The paradigm of Huntington's disease: therapeutic opportunities in neurodegeneration

NeuroRx. 2004 Jan;1(1):128-38. doi: 10.1602/neurorx.1.1.128.


Despite a relatively small number of affected patients, Huntington's disease (HD) has been a historically important disease, embodying many of the major themes in modern neuroscience, including molecular genetics, selective neuronal vulnerability, excitotoxicity, mitochondrial dysfunction, apoptosis, and transcriptional dysregulation. The discovery of the HD gene in 1993 opened the door to the mechanisms of HD pathogenesis. Multiple pathologic mechanisms have been discovered, each one serving as a potential therapeutic target. HD thus continues to serve as a paradigmatic disorder, with basic bench research generating clinically relevant insights and stimulating the development of therapeutic human trials.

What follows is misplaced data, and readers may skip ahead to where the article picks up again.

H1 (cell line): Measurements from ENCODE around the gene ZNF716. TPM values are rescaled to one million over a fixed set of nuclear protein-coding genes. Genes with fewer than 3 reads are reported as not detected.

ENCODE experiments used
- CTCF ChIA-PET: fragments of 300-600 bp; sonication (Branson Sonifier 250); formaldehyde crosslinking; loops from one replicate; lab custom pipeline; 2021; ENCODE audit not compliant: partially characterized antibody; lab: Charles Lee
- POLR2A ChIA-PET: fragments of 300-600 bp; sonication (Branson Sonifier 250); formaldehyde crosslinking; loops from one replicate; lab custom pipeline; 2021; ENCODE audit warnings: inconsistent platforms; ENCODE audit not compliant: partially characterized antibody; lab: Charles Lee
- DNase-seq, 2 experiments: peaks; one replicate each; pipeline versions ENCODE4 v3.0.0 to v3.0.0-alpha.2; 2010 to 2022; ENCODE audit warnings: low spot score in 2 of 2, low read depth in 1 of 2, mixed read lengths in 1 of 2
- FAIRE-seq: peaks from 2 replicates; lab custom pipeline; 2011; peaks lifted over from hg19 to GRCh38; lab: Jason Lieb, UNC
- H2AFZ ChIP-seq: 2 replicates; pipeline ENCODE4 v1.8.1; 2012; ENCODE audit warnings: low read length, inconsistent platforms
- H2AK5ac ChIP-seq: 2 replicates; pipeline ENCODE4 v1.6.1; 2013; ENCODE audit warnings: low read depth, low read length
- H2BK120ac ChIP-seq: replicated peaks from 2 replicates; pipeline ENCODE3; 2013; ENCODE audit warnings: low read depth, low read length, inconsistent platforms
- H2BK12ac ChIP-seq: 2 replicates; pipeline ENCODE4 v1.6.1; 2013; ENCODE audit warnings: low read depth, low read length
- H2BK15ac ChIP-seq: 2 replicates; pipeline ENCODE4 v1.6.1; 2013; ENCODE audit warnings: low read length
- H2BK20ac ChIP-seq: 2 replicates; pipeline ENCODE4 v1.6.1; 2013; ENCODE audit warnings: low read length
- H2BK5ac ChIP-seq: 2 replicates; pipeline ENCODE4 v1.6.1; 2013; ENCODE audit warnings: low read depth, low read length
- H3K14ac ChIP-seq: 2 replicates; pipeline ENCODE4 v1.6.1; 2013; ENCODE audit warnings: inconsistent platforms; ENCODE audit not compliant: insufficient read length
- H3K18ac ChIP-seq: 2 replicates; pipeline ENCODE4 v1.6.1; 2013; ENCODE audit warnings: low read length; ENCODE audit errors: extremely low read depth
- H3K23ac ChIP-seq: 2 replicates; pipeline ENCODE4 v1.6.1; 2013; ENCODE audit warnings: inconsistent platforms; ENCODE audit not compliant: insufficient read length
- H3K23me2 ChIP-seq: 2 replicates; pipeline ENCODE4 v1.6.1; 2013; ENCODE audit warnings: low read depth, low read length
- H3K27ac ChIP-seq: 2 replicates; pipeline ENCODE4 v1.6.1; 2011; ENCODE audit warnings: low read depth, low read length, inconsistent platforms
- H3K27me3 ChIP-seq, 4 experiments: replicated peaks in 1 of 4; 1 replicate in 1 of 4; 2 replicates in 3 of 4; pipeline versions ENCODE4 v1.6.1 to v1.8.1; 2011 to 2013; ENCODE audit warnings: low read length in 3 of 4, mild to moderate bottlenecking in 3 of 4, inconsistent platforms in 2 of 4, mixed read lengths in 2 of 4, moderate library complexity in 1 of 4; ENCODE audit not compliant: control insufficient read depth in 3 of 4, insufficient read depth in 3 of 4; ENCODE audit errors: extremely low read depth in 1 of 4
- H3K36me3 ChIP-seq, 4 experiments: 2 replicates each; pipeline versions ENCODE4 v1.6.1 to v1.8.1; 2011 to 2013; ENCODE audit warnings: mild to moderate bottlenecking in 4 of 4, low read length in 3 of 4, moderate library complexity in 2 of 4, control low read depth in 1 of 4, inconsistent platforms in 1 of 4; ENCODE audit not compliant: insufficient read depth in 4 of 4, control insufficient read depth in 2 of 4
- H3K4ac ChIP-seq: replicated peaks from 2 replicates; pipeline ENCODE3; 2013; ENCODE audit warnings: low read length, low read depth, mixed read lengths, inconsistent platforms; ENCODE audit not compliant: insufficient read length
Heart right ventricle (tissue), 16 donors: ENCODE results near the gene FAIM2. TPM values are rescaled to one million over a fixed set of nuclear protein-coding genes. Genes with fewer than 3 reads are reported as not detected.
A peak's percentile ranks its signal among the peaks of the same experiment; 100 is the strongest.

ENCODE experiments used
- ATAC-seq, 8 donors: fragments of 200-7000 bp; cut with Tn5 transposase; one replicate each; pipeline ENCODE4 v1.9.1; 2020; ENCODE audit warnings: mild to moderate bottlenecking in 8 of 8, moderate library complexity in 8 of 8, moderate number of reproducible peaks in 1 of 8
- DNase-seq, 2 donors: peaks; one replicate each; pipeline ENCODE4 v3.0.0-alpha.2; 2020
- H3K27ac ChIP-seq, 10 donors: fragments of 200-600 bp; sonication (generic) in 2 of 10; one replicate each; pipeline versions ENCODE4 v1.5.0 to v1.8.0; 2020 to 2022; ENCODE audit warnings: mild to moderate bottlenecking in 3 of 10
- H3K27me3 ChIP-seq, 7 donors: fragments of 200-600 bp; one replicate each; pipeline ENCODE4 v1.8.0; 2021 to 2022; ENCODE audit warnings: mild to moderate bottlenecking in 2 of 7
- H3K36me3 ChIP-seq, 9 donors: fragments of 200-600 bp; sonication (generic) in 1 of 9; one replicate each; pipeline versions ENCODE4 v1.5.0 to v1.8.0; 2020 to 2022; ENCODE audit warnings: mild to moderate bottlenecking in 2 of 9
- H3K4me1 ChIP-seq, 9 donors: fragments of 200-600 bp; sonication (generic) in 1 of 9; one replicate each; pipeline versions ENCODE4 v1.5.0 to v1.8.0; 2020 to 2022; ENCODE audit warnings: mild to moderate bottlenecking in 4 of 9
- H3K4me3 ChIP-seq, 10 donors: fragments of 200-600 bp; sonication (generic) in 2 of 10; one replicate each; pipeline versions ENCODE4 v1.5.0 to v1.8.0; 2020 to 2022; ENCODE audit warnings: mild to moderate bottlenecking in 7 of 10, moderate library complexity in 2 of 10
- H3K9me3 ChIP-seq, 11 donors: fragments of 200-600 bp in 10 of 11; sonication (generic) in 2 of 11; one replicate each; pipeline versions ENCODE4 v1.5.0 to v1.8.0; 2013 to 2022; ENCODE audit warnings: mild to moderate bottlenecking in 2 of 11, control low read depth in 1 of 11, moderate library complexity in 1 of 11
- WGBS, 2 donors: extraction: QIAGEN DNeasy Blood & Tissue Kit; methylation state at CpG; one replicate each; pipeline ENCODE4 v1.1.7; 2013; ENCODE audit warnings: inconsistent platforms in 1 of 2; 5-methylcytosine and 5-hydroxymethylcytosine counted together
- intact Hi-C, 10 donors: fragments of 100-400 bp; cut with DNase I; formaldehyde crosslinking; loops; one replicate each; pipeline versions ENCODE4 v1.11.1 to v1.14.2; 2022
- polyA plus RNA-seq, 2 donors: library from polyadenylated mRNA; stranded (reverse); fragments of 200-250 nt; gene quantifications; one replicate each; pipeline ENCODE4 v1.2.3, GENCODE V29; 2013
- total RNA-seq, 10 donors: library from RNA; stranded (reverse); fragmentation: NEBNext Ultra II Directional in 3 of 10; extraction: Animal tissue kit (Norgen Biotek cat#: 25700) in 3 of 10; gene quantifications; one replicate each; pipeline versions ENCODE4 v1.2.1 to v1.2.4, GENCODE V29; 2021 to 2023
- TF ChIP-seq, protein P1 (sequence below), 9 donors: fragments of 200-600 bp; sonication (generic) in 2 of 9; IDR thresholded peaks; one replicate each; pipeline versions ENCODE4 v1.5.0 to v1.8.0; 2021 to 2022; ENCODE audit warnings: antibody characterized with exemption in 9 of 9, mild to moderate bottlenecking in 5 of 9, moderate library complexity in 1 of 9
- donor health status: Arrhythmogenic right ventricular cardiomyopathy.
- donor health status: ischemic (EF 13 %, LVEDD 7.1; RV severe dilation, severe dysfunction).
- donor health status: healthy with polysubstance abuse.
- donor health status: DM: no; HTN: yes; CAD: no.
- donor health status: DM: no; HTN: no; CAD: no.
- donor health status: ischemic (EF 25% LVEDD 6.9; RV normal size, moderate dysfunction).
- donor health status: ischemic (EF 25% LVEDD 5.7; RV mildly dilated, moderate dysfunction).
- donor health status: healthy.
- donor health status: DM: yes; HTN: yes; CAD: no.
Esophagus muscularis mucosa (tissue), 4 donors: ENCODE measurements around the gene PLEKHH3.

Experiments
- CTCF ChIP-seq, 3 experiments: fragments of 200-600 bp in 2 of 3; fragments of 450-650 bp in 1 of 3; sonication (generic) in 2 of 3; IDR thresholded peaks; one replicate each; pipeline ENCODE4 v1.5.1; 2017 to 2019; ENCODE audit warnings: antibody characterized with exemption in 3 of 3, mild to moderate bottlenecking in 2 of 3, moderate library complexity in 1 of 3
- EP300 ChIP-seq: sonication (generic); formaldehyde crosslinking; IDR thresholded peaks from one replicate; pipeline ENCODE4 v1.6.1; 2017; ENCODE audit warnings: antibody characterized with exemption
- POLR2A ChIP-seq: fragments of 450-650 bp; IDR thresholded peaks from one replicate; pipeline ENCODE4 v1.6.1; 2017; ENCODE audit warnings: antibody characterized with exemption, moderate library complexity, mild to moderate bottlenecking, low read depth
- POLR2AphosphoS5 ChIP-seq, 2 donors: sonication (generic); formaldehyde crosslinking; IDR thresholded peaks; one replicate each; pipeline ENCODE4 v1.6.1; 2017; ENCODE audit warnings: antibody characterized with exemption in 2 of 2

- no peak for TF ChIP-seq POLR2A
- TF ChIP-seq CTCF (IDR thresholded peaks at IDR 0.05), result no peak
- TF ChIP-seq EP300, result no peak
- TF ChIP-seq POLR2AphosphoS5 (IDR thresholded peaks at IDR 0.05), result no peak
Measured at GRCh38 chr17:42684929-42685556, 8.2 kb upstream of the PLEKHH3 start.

Publication types

  • Review

MeSH terms

  • Animals
  • Brain / pathology*
  • Brain / physiopathology*
  • Cell Transplantation
  • Humans
  • Huntington Disease / genetics
  • Huntington Disease / physiopathology*
  • Huntington Disease / therapy*
  • Nerve Degeneration / genetics
  • Nerve Degeneration / physiopathology
  • Nerve Degeneration / therapy
  • Neuroprotective Agents / therapeutic use*


  • Neuroprotective Agents